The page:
Psychosis Risk Increases with THC-Content of Cannabis

An important study on the question of the association of risk of psychosis and cannabis use has been published in the March issue of the Lancet Psychiatry by Marta Di Forti and colleagues from the Institute of Psychiatry in London, one of the world’s most prestigious institutions of schizophrenia research (Lancet Psychiatry 2015; 2: 233-238).


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In that article they conclude that the use of high potency cannabis (“skunk”) is a very important risk factor for the development of psychosis. Continue reading

Bad News not only for Roche, but for Psychiatry

Last Tuesday, on January 21st, 2014, the Swiss pharmaceutical company Roche published a press release on the first results of two Phase III studies with its glycine transporter inhibitor bitopertin (RG-1678) in patients with schizophrenia. Continue reading

Omega-3 Fatty Acids are Particularly Important for Brain Development of Adolescents

In recent years it has become increasingly clear that in addition to other environmental factors, diet plays a significant role in the development of mental disorders. Since polyunsaturated omega-3 fatty acids (ω-3 PUFA) are “essential”, i.e. they cannot be synthesized by humans themselves, they but must be taken with food. Thus, their adequate intake with diet is of particular importance. Continue reading

Antipsychotics: Less is Again More

It is now clinical standard and recommended by all treatment guidelines to continue an antipsychotic maintenance therapy for at least 12 months after remission of the first psychotic episode. Numerous studies have shown that the risk of relapse is significantly increased, if a drug treatment is terminated prematurely. In the September issue of JAMA Psychiatry Lex Wunderink and colleagues from the Netherlands, however, question these treatment habits at least in part (Wunderink et al., JAMA Psychiatry 2013; 70: 913-920). Continue reading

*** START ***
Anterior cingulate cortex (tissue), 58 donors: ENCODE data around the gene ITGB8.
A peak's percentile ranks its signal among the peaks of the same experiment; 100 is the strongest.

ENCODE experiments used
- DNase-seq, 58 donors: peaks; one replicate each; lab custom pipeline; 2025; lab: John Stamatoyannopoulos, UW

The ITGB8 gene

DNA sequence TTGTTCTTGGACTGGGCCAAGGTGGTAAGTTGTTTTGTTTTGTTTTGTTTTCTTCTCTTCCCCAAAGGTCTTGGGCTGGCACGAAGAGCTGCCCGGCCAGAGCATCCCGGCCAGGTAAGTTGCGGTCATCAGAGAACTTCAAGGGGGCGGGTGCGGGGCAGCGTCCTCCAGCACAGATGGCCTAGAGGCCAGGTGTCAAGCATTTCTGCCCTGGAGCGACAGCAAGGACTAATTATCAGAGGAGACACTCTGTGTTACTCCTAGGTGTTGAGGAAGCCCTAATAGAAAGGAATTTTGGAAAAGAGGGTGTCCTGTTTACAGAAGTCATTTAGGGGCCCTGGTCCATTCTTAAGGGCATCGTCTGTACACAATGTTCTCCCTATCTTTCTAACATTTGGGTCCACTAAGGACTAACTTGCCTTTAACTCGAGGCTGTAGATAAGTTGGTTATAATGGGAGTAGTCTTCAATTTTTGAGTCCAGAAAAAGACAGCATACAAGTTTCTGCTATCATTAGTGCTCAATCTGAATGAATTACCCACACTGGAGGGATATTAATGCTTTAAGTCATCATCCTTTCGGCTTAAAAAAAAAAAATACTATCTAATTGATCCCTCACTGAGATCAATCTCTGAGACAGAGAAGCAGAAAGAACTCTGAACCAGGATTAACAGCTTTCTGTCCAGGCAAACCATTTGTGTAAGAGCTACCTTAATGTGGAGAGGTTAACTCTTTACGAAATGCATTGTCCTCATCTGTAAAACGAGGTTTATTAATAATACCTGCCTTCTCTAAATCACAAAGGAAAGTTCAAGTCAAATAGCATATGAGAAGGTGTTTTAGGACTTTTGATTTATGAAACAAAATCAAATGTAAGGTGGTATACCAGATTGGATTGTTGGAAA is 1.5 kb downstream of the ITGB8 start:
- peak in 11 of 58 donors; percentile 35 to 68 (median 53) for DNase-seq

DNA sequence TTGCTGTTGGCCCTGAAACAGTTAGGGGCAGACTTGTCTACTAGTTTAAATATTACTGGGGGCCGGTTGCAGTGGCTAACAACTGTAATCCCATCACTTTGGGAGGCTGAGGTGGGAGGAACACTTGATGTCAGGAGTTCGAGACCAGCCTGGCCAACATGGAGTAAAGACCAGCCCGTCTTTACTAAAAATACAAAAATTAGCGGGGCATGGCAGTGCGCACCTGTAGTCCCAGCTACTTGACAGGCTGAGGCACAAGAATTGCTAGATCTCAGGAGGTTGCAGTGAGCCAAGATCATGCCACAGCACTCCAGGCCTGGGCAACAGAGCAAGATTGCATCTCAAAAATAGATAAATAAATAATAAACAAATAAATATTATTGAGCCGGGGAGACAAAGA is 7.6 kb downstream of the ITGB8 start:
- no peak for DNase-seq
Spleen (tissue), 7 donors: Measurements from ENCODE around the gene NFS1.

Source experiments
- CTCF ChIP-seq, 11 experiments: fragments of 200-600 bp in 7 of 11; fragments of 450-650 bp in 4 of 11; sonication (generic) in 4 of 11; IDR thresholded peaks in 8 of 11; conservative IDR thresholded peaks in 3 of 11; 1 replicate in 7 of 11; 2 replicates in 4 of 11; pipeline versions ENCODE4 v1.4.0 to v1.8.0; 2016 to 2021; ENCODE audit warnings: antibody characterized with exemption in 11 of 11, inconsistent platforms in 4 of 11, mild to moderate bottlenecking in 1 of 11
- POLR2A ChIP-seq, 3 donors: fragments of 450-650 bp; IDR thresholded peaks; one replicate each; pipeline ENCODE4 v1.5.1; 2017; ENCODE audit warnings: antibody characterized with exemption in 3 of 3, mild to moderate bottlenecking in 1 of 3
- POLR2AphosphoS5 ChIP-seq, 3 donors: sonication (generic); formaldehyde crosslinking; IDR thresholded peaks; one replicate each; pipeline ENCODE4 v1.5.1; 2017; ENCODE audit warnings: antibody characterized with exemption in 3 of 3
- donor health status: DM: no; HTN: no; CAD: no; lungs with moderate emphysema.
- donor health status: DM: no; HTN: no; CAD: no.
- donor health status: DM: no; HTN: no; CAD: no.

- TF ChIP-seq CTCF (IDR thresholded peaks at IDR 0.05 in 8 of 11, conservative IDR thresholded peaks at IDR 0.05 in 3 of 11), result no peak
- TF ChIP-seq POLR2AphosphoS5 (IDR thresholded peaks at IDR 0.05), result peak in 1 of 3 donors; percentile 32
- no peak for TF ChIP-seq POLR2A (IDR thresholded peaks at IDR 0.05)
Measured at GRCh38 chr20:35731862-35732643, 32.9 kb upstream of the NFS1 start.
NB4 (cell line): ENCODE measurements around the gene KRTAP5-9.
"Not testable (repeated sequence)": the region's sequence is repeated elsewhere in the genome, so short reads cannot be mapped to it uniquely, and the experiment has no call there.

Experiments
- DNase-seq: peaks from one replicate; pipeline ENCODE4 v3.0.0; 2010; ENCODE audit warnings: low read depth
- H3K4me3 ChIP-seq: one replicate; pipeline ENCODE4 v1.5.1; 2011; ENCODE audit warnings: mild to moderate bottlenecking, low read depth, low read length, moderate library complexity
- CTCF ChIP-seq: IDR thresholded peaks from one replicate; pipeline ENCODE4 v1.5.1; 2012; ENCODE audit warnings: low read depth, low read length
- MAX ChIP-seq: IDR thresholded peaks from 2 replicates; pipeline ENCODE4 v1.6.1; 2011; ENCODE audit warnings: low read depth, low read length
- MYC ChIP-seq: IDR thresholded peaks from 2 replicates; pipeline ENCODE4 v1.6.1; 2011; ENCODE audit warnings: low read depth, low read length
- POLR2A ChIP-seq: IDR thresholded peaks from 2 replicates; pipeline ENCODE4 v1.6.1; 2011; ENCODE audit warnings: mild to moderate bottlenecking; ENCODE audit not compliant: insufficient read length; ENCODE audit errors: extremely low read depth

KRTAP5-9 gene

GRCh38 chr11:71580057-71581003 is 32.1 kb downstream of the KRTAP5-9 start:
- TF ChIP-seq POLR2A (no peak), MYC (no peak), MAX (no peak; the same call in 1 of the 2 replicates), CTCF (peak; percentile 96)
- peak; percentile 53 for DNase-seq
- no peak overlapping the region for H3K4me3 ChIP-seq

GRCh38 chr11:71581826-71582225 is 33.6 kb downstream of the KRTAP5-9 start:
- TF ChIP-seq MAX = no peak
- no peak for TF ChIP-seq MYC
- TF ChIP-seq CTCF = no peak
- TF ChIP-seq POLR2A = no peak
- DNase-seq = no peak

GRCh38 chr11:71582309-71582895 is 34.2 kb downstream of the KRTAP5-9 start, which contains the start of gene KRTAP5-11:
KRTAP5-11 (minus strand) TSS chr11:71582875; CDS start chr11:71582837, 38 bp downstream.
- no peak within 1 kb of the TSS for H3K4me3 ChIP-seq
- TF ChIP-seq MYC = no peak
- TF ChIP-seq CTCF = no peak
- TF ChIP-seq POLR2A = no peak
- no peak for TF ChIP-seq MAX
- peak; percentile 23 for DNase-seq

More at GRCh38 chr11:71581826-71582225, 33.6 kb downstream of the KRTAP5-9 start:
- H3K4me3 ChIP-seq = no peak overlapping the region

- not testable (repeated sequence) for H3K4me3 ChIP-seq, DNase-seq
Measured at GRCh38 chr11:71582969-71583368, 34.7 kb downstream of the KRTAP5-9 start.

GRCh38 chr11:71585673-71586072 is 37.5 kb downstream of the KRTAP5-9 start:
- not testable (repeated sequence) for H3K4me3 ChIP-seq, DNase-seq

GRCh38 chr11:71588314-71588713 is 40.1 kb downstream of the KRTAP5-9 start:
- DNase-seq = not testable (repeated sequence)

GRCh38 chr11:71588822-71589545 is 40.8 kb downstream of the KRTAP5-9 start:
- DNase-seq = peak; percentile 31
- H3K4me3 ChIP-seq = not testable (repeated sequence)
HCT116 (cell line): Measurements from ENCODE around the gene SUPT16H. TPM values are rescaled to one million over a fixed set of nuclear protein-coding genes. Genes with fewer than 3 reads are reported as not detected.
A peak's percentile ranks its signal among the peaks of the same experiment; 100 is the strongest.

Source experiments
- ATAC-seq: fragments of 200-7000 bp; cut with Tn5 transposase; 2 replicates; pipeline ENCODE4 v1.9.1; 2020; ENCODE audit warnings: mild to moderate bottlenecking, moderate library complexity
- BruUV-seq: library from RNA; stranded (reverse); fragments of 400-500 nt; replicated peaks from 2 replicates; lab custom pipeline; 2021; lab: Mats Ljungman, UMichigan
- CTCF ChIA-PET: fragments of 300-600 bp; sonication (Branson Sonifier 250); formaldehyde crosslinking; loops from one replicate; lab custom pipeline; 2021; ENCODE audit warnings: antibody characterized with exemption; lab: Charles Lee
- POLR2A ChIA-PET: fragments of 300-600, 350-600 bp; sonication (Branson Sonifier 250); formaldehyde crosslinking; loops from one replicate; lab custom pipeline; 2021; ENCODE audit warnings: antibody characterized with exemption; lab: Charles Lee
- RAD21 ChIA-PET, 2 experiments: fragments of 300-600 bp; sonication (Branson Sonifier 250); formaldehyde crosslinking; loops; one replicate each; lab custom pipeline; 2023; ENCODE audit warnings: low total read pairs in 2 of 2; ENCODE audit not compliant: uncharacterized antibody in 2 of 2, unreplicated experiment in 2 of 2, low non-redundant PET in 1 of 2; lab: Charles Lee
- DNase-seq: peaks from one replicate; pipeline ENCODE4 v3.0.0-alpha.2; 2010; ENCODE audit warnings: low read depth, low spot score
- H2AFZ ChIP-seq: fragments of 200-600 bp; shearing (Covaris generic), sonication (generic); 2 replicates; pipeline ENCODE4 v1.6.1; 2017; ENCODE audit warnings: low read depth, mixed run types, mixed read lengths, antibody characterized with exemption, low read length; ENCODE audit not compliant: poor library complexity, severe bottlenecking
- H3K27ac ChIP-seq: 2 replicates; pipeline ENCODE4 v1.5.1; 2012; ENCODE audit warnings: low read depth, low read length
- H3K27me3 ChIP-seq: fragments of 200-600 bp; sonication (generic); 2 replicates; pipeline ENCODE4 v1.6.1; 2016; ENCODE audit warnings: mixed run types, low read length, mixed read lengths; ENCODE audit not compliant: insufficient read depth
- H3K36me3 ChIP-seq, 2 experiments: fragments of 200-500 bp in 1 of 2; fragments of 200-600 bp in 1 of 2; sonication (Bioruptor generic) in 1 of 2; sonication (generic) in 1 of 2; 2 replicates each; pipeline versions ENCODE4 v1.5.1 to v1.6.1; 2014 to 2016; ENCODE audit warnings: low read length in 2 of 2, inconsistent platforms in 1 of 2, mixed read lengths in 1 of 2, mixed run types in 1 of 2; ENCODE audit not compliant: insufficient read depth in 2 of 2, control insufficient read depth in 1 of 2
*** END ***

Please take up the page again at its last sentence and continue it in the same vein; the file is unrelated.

Bullying of Adolescents Increases the Risk for Psychotic Symptoms

In the July issue of the American Journal of Psychiatry Ian Kelleher from Dublin and colleagues from an international research consortium report on the relationship between traumatic childhood experiences and the occurrence of psychotic symptoms (Kelleher et al., Am J Psychiatry 2013; 170: 734-741). Continue reading

Supplementation with Folic Acid and Vitamin B12 Reduces Negative Symptoms in Schizophrenia

In the May issue of JAMA Psychiatry Joshua Roffman and colleagues from Massachusetts General Hospital in Boston report the interesting results of their multicenter study on the effects of supplementation with folic acid and vitamin B12 in patients with a schizophrenic disorder (Roffman et al., JAMA Psychiatry 2013;70:481-489). Continue reading

„Repositioning“ of Approved Drugs for the Treatment of Alzheimer’s Dementia

The drug treatment of patients with Alzheimer’s disease is currently only possible with three acetylcholinesterase inhibitors (donepezil, galantamine, rivastigmine) and the NMDA antagonist memantine. These substances lead to a symptomatic improvement of up to 12 months (according to the latest results even 24 months, see my post dated 13/12/2012). So-called disease-modifying therapies are unfortunately still not available. In fact, the pharmaceutical industry recently had suffered numerous partly bitter setbacks in clinical trials of such new therapies. Despite the enormous economic potential, which a new drug that slows the disease process would have, currently only a few substances are in clinical trials in phases II and III (compared to more than 1000 drugs against cancer) due to the high economic risk, which such research poses. Continue reading

Antibodies Against NMDA Receptors in Schizophrenia

A very exciting and potentially groundbreaking observation in patients with schizophrenia was just published by Johann Steiner and colleagues from the Department of Psychiatry (Chairman: Bernhard Bogerts) of the University of Magdeburg in JAMA Psychiatry (formerly Archives of General Psychiatry – online first on January 23, 2013). They found in 9.9% (n = 15) in a cohort of 121 patients with a schizophrenic disorder antibodies against NMDA (N-methyl-D-aspartate) receptors (Steiner et al., 2013). Such antibodies were found only in 0.4% of the 230 control subjects studied, Continue reading